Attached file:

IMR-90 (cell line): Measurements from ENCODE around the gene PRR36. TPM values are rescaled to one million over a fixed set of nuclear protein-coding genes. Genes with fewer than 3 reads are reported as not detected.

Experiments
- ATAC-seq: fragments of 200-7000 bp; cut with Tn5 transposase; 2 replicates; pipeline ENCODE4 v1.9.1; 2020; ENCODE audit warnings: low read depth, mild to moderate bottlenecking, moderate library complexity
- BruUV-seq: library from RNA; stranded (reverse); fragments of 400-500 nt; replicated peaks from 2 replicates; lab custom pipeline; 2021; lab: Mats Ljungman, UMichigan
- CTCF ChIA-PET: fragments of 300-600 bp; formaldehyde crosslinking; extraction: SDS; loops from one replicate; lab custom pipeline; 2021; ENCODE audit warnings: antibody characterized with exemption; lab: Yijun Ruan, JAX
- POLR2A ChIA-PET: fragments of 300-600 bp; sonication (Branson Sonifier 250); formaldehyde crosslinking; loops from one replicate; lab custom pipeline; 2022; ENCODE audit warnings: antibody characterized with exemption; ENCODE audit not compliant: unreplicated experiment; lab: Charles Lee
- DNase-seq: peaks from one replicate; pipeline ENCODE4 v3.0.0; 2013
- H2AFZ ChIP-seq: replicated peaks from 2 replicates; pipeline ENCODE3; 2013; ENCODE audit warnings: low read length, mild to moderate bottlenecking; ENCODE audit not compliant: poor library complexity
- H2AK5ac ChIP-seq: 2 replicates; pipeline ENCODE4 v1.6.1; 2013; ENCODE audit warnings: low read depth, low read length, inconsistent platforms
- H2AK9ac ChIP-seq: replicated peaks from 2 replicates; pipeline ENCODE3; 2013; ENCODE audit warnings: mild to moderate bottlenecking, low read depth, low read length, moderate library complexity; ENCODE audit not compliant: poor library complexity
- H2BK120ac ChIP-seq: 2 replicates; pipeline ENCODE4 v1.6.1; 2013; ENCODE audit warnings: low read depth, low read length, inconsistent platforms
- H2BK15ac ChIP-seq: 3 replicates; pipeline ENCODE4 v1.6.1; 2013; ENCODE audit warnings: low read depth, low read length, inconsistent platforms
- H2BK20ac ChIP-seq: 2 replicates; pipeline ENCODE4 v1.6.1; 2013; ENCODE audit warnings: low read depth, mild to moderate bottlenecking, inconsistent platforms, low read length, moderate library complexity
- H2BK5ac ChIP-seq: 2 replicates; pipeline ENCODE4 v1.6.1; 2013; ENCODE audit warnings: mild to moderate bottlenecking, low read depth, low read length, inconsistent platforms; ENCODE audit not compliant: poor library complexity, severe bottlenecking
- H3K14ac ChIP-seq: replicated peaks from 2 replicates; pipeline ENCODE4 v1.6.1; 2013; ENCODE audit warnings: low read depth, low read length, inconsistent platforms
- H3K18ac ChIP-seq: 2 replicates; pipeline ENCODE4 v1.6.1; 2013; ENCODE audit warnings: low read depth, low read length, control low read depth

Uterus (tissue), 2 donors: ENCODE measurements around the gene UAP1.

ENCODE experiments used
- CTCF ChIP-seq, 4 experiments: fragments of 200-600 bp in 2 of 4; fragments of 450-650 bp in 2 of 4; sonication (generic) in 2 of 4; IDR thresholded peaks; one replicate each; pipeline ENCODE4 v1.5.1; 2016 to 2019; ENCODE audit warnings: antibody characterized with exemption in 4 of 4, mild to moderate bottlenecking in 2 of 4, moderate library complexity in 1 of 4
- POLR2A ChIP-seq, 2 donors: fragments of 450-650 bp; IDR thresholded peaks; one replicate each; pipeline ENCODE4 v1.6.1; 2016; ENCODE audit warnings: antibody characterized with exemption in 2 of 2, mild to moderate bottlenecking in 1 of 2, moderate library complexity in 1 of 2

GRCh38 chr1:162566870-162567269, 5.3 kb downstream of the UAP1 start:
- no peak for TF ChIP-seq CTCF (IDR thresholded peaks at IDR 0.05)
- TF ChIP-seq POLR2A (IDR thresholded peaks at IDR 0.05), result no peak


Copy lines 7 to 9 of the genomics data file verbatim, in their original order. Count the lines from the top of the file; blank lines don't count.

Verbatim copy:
- DNase-seq: peaks from one replicate; pipeline ENCODE4 v3.0.0; 2013
- H2AFZ ChIP-seq: replicated peaks from 2 replicates; pipeline ENCODE3; 2013; ENCODE audit warnings: low read length, mild to moderate bottlenecking; ENCODE audit not compliant: poor library complexity
- H2AK5ac ChIP-seq: 2 replicates; pipeline ENCODE4 v1.6.1; 2013; ENCODE audit warnings: low read depth, low read length, inconsistent platforms